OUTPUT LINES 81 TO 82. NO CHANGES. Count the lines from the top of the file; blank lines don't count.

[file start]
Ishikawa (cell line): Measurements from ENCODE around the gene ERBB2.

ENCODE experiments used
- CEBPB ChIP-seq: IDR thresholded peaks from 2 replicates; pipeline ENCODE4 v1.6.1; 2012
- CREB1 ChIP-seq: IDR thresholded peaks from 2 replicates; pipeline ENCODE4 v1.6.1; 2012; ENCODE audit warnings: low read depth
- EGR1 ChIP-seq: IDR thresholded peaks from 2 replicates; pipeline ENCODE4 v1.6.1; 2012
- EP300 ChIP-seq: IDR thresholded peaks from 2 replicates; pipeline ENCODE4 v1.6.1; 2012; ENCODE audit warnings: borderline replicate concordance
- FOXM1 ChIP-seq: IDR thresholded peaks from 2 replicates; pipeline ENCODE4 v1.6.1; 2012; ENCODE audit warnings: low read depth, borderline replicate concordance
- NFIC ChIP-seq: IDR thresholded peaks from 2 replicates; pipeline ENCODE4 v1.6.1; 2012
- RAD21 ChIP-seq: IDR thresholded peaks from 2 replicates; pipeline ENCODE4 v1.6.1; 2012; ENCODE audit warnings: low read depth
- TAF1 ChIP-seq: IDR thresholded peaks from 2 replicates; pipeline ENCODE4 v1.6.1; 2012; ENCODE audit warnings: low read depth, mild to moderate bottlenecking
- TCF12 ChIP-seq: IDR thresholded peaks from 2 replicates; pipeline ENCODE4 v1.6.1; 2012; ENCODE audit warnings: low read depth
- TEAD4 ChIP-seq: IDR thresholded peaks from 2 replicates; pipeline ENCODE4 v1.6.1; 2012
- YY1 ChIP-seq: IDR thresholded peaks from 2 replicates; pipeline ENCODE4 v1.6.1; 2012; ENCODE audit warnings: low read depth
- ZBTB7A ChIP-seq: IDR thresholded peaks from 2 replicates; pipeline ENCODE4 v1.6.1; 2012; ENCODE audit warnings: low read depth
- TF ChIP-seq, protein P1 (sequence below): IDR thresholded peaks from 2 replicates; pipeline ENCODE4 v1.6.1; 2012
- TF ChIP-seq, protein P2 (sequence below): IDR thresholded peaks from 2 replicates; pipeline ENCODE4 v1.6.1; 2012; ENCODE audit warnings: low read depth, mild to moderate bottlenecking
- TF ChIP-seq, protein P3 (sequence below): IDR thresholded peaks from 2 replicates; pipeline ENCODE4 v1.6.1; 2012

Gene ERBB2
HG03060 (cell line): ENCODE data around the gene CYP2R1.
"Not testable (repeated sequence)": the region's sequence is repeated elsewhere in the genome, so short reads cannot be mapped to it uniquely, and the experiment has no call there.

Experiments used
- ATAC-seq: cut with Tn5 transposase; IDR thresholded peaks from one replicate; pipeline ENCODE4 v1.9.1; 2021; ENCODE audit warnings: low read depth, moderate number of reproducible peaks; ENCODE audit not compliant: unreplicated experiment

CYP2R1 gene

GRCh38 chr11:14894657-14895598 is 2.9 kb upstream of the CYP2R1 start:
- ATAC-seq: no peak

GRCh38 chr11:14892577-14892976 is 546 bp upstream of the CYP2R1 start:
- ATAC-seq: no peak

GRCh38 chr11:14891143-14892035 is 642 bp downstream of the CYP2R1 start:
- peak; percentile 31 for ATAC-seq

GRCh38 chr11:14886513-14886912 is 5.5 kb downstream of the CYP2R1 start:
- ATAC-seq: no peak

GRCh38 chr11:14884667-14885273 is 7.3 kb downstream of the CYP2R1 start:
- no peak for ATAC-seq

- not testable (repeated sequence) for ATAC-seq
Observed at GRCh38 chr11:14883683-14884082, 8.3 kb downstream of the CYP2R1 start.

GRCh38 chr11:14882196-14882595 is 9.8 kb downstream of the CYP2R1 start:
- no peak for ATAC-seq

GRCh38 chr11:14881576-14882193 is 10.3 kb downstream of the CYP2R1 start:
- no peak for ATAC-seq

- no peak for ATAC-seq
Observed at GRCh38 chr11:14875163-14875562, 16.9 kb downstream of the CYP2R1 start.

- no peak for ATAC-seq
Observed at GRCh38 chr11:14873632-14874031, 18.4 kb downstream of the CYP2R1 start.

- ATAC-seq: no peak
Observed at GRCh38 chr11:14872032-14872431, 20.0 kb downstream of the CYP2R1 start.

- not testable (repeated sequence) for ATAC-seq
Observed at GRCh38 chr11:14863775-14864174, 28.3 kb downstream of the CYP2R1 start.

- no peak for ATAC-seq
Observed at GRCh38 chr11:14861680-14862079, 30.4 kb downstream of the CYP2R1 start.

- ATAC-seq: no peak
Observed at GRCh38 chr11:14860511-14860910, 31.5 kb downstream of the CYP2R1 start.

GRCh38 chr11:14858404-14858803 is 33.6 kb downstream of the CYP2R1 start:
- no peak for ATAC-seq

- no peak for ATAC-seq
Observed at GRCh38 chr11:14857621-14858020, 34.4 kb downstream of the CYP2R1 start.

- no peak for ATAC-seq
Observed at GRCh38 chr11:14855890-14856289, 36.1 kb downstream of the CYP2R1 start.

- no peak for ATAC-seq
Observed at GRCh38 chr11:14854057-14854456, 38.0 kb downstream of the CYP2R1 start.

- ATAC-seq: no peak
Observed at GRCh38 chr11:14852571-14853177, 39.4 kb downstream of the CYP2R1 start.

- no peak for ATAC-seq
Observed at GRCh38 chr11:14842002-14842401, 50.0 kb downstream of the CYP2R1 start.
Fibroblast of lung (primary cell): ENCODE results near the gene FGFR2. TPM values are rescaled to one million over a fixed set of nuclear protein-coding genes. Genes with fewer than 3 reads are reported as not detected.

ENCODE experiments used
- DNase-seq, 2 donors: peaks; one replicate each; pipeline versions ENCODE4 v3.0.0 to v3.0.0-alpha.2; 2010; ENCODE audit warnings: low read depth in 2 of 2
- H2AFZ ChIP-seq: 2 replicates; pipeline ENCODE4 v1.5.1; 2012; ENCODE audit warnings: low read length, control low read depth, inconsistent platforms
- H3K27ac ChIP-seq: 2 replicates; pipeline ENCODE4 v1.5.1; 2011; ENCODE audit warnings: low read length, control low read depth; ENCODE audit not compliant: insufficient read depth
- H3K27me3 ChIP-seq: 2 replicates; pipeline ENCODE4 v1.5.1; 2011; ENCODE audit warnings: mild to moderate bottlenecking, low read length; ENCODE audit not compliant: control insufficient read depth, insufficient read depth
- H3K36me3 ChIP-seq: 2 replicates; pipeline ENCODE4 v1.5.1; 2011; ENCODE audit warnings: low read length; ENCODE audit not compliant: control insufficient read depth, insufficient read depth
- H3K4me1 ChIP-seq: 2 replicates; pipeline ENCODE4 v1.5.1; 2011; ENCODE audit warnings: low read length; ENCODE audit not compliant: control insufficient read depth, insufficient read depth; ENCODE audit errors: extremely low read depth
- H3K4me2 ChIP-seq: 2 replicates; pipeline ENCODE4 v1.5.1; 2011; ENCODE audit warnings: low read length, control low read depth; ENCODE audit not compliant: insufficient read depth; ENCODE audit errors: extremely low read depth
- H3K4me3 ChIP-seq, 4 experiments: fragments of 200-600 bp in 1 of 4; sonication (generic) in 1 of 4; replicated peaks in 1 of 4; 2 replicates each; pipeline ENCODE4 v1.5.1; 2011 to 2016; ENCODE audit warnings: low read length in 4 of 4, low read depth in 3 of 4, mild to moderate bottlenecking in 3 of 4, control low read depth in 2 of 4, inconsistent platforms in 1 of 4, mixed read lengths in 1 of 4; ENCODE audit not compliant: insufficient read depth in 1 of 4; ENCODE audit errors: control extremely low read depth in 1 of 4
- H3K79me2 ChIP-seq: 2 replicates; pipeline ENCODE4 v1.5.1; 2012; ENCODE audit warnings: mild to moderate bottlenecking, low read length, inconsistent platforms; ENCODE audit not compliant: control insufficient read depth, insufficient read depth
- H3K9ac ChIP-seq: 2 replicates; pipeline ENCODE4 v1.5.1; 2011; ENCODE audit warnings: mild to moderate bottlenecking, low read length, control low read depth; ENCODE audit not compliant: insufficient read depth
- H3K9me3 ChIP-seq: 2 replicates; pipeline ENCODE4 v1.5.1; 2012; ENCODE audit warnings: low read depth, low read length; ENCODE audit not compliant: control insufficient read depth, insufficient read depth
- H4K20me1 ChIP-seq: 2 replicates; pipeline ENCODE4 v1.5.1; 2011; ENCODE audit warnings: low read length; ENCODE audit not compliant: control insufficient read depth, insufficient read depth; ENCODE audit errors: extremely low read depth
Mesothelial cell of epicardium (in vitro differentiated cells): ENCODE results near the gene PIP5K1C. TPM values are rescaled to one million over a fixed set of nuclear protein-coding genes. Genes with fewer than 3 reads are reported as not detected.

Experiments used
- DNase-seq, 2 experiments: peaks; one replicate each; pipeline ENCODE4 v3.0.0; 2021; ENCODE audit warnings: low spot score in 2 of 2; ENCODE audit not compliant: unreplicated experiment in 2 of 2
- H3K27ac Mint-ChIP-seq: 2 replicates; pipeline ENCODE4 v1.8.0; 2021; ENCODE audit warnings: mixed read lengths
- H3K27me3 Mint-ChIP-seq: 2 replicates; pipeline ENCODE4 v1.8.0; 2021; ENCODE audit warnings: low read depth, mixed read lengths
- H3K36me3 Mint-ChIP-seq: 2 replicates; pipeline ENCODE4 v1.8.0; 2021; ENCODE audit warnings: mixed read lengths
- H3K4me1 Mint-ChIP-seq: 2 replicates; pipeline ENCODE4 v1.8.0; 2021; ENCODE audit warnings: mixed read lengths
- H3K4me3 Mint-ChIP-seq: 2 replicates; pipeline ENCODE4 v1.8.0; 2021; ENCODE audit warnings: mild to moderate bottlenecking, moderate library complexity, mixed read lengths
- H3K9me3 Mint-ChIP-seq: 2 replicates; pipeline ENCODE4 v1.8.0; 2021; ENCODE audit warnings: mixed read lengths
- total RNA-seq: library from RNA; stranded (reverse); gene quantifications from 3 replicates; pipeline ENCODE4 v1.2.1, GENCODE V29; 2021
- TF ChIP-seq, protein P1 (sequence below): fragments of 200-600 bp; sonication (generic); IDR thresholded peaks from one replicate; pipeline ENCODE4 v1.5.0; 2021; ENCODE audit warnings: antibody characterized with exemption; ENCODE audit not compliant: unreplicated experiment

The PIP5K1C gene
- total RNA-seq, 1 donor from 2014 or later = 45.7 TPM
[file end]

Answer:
- H3K27ac Mint-ChIP-seq: 2 replicates; pipeline ENCODE4 v1.8.0; 2021; ENCODE audit warnings: mixed read lengths
- H3K27me3 Mint-ChIP-seq: 2 replicates; pipeline ENCODE4 v1.8.0; 2021; ENCODE audit warnings: low read depth, mixed read lengths